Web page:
HAWARDEN—National Library Week April 3-9 is a time to celebrate libraries, including the Hawarden Public Library.
Library director Maddy Vlotho said this year’s theme “Connect with Your Library” is a perfect fit for the local library.
“I’ve been director for a year and a half and that’s been our goal” she said.
The theme especially promotes the idea that libraries are places to get connected to technology by using broadband, computers and other online resources, but Vlotho said libraries also offer opportunities to connect with book clubs, classes, proctoring services, meeting rooms and more in addition to books.
“Books are always going to be our foundation, but we are so much more and National Library Week is a way to get that message out there,” she said.
In 2021, the Hawarden library had a total check out of 17,838 materials, which includes DVDs, magazines, audio books and more along with books.
“This number may be our new normal, what we compare other years to because COVID changed everything,” Vlotho said. “The year 2021 may be new base to look back.”
In her year and a half as library director, Vlotho has come to enjoy the variety of tasks she has each day.
“A lot of people may think all I do is check out books and while that is part of my job there are many more behind-the-scene things,” she said. “I have some consistency with running reports and ordering books, but I like how my days are different depending on what people need.”
More frequently, that need is finding past information.
“There was a couple from Wyoming who stopped in; they were trying to find the address of past Chevy dealership,” she said. “Another person from Alabama called, asking about headstones so I ran out to the cemetery. Another couple from northern Minnesota came in looking for an obituary. I really like that we’re being seen as a resource, that when people are looking for information and not sure where to start, they come here or call.”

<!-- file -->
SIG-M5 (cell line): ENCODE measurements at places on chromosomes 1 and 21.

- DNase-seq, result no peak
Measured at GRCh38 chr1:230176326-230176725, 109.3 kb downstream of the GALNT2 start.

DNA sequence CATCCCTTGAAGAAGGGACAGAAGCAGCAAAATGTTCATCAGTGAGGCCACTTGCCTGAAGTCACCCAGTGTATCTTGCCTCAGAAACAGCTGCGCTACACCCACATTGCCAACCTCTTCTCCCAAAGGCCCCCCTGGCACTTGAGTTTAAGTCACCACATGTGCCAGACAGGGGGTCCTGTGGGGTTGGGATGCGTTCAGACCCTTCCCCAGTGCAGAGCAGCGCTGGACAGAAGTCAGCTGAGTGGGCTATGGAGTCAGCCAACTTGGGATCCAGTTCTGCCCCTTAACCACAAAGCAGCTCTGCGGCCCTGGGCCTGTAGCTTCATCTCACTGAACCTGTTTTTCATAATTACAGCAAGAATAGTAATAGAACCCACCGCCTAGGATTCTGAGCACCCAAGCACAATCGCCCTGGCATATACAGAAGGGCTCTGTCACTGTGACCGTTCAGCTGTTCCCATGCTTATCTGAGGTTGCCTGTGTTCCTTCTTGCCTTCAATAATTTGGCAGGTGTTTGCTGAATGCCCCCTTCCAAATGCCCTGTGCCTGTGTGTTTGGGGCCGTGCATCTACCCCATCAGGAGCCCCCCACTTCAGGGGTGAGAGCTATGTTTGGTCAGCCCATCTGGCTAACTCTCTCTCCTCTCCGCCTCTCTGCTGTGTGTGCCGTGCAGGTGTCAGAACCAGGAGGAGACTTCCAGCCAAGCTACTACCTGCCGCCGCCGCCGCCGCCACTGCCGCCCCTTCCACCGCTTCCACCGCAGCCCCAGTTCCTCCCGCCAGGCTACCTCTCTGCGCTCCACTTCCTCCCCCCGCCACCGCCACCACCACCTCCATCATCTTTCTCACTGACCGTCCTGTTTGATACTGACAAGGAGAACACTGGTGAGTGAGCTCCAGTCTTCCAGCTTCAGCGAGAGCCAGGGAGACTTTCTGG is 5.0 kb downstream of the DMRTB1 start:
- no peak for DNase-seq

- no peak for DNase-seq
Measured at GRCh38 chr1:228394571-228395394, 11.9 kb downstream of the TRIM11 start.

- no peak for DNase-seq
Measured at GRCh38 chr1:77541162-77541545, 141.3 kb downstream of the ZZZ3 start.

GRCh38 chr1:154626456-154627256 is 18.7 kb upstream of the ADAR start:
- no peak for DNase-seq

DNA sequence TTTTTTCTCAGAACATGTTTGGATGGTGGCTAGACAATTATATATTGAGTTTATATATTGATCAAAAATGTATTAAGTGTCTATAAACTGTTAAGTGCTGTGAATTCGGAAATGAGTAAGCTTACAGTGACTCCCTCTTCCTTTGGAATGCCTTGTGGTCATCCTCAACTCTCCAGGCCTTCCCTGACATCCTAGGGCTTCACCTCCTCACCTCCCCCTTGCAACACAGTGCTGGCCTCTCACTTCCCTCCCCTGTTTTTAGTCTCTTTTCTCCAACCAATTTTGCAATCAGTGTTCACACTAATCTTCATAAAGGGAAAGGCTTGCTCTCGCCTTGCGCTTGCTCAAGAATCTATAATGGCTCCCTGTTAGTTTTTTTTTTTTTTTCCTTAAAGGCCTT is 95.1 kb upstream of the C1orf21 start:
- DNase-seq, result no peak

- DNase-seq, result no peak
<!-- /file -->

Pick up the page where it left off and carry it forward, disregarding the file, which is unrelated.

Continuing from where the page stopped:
Vlotho first started working with the library organizing children’s programming in 2018.
“I loved how excited the kids were to be here,” she said, noting the coronavirus pandemic shut down programming in March 2020.”
In summer 2021, the library offered hybrid programming. In January, the library brought back after school programming on Wednesdays.
“With school getting out an hour earlier that day, our thought was that kids can come to an hour program and then hangout in the children’s section until their parents come after work,” Vlotho said, noting it helps the library is just three blocks south of Hawarden Elementary School. “We hope that helps families have a safe place for kids to go, especially as that early out may cause some concern for some working parents.”
Getting programming established once a week helps bring kids back to the library on the other days after school.
“They come hang out and read books,” Vlotho said. “We’re glad they’re remembering the library is here. We tend to lose kids coming to programs once they’re in middle school so bringing programs back, we’re targeting a different group of kids after two years, helping a new group discover the library. As they gain an interest, the hope is they continue to see the value in the library as they grow up.”
Vlotho said there’s something for everyone.
“We have a lot to offer; I encourage everyone to stop by or call; we love questions, helping the community,” she said.